Apart from the record’s obvious standouts, including “Call Me Maybe” and current single, the ’80’s-tastic “This Kiss,” it seems a Jepsen scorned is the most musically fruitful: “Turn Me Up,” specifically, is an emancipation anthem of mammoth pop proportions. “I’m breaking up with you, you’re breaking up on me/You kiss me on the phone, and I don’t think it reaches,” Jepsen cries out on the chant-ready pre-chorus, leading into an explosion of sparkling, synthesized vibrations: “Turn me up, turn me on!” Jepsen purrs. It’s staggeringly infectious, in a way that’s very much on par with “Call Me Maybe.”

“Tonight I’m Getting Over You,” the Max Martin-produced pop monster of the album, follows along a similar theme: “No more crying to get me through, I’ll keep dancing ’til the morning with somebody new/Tonight I’m getting over you,” Jepsen solemnly swears before being drowned out by in a maddening explosion of House-drenched beats. It’s the perfect application of the radio’s love affair with Guetta/Harris-based House and pure pop songcraft, resulting in an unbelievably radio-ready anthem. (It’s also completely Ke$ha, sans the gin, glitter and suspicious stains.)

To that end, don’t expect the singer behind songs like “Guitar String/Wedding Ring” to dabble in PG-13 territory anywhere on this record. Although she’s nearly 27 years old, Jepsen keeps it thoroughly kid-friendly–in a way that feels neither lame nor transparently fake. And really, there’s something refreshing about the fact that Jepsen has a few years under her belt in the industry, rather than being a 14-year-old Teen Disney princess on the brink of a breakdown. (An actual role model for the kids? Blasphemy!)

And despite the oft-gleeful production, it isn’t all ponies and rainbows: The Toby Gad-produced “Your Heart Is A Muscle,” the album’s closing moment (on the standard edition, anyway), sees Jepsen flaunting her truly superior songwriting skills. “You’re a real good listener, but you don’t have much to say/Wake up, you won’t pick up the phone, whatever/You’re probably sleepin’, I hope we’re still okay,” Jepsen tenderly ponders to herself.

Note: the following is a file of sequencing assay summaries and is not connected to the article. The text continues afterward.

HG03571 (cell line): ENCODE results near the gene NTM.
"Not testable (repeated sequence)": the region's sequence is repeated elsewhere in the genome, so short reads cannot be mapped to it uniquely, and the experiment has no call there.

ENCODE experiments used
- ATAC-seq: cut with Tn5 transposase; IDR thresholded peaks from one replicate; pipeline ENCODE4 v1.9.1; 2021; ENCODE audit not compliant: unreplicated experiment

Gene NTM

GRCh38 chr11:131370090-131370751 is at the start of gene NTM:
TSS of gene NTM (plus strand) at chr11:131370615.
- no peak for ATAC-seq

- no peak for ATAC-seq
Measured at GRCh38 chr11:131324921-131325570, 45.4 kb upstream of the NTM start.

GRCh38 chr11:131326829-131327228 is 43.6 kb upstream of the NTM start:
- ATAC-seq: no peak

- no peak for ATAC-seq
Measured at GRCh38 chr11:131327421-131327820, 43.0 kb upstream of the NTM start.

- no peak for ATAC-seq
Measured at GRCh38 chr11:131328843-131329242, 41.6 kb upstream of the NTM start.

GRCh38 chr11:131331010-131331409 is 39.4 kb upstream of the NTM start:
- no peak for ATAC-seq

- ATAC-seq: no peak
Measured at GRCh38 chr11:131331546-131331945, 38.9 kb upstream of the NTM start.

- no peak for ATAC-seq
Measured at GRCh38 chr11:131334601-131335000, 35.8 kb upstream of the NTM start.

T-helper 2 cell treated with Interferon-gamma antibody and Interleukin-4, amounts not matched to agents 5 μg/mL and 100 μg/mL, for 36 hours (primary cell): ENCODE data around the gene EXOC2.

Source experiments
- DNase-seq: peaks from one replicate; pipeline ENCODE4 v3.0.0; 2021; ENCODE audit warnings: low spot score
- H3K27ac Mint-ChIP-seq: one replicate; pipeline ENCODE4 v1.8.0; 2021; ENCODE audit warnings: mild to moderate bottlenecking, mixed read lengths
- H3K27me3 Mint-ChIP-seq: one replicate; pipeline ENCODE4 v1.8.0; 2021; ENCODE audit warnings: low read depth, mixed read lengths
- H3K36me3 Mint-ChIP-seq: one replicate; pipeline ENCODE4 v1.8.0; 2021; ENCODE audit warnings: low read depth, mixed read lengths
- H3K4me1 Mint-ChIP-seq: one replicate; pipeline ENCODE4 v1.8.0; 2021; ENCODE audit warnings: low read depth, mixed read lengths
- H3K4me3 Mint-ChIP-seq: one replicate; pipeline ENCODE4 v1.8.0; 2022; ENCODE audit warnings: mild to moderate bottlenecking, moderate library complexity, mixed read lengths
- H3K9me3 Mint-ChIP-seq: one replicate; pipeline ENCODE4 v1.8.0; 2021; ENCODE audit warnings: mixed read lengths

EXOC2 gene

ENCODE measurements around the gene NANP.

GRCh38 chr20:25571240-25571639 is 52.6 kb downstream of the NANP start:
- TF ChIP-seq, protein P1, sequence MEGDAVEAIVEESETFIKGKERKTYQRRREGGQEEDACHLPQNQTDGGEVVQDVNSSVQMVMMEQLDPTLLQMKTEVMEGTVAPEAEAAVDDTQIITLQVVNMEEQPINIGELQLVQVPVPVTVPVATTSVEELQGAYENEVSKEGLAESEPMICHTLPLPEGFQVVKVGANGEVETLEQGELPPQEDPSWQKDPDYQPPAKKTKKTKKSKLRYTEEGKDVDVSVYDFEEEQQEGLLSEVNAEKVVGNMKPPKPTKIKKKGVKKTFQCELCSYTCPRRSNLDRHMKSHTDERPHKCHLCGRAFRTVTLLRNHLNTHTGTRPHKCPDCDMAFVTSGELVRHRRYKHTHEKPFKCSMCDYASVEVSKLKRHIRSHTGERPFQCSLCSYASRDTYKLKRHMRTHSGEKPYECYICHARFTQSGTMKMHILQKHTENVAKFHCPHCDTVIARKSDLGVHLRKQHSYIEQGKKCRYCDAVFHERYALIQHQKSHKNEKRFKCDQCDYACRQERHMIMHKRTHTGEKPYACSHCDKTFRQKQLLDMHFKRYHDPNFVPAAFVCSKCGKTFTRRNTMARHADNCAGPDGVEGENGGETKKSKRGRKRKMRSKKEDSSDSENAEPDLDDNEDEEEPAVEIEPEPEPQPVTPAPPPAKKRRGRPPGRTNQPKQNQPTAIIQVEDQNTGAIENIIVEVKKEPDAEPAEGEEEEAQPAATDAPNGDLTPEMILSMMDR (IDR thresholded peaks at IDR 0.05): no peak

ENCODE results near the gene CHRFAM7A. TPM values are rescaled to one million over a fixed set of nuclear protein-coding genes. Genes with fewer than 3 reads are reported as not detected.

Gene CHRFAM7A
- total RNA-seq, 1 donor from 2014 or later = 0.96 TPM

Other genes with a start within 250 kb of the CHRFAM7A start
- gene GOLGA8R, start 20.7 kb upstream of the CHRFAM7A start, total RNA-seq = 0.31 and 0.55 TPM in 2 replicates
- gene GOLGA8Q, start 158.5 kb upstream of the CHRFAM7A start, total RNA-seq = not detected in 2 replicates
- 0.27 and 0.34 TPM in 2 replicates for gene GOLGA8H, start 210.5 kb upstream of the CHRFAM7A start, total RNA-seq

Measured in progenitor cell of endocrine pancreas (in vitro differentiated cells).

Kiss is the epitome of pop in its most pure, undiluted form. The album shares plenty of similarities with Katy Perry‘s similarly sparkly 2010 effort Teenage Dream, though if Carly Rae brings any specific moment in music to mind, it’s the early ’80’s revolution of perky dance-pop artists like Tiffany, Stacey Q and Madonna at her earliest. In fact, Kiss often plays like a 21st century take on the Queen of Pop’s 1983 debut–a time before dominatrix play, Kabbalah and Pussy Riot–when Madonna’s catalog only contained lovesick dance floor odes like “Lucky Star” and “Borderline.”

It’s the very definition of what those who don’t revel publicly in all things pop refer to as a “guilty pleasure”–an endlessly catchy collection of playful riffs and sugary-sweet lyricism that captures the lovey-dovey “forever young” sort of feeling that pop music is truly all about.

Above all, Kiss affirms that Carly Rae Jepsen ain’t going anywhere soon. So buy it, maybe.

Kiss was released on September 18. (iTunes)